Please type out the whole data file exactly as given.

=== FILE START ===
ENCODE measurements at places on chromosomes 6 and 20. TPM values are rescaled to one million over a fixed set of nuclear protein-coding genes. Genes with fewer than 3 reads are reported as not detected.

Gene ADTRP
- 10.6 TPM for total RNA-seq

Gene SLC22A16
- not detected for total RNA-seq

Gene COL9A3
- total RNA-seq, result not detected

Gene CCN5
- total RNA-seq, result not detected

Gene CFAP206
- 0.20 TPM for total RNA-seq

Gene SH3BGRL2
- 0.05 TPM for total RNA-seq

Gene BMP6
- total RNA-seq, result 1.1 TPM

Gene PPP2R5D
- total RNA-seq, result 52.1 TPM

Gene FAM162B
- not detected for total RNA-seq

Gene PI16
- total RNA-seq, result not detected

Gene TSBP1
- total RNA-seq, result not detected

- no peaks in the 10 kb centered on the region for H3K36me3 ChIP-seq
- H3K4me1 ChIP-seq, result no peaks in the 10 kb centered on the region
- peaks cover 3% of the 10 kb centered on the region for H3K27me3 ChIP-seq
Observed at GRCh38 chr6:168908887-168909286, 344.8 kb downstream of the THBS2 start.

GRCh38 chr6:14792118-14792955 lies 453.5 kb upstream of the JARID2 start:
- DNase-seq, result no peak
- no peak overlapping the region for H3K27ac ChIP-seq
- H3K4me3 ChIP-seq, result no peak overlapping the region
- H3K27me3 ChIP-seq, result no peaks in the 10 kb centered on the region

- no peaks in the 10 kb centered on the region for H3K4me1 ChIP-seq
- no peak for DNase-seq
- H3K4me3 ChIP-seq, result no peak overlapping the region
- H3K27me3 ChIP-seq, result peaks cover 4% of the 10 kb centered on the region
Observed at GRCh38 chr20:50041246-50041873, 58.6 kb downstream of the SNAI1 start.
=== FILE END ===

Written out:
ENCODE measurements at places on chromosomes 6 and 20. TPM values are rescaled to one million over a fixed set of nuclear protein-coding genes. Genes with fewer than 3 reads are reported as not detected.

Gene ADTRP
- 10.6 TPM for total RNA-seq

Gene SLC22A16
- not detected for total RNA-seq

Gene COL9A3
- total RNA-seq, result not detected

Gene CCN5
- total RNA-seq, result not detected

Gene CFAP206
- 0.20 TPM for total RNA-seq

Gene SH3BGRL2
- 0.05 TPM for total RNA-seq

Gene BMP6
- total RNA-seq, result 1.1 TPM

Gene PPP2R5D
- total RNA-seq, result 52.1 TPM

Gene FAM162B
- not detected for total RNA-seq

Gene PI16
- total RNA-seq, result not detected

Gene TSBP1
- total RNA-seq, result not detected

- no peaks in the 10 kb centered on the region for H3K36me3 ChIP-seq
- H3K4me1 ChIP-seq, result no peaks in the 10 kb centered on the region
- peaks cover 3% of the 10 kb centered on the region for H3K27me3 ChIP-seq
Observed at GRCh38 chr6:168908887-168909286, 344.8 kb downstream of the THBS2 start.

GRCh38 chr6:14792118-14792955 lies 453.5 kb upstream of the JARID2 start:
- DNase-seq, result no peak
- no peak overlapping the region for H3K27ac ChIP-seq
- H3K4me3 ChIP-seq, result no peak overlapping the region
- H3K27me3 ChIP-seq, result no peaks in the 10 kb centered on the region

- no peaks in the 10 kb centered on the region for H3K4me1 ChIP-seq
- no peak for DNase-seq
- H3K4me3 ChIP-seq, result no peak overlapping the region
- H3K27me3 ChIP-seq, result peaks cover 4% of the 10 kb centered on the region
Observed at GRCh38 chr20:50041246-50041873, 58.6 kb downstream of the SNAI1 start.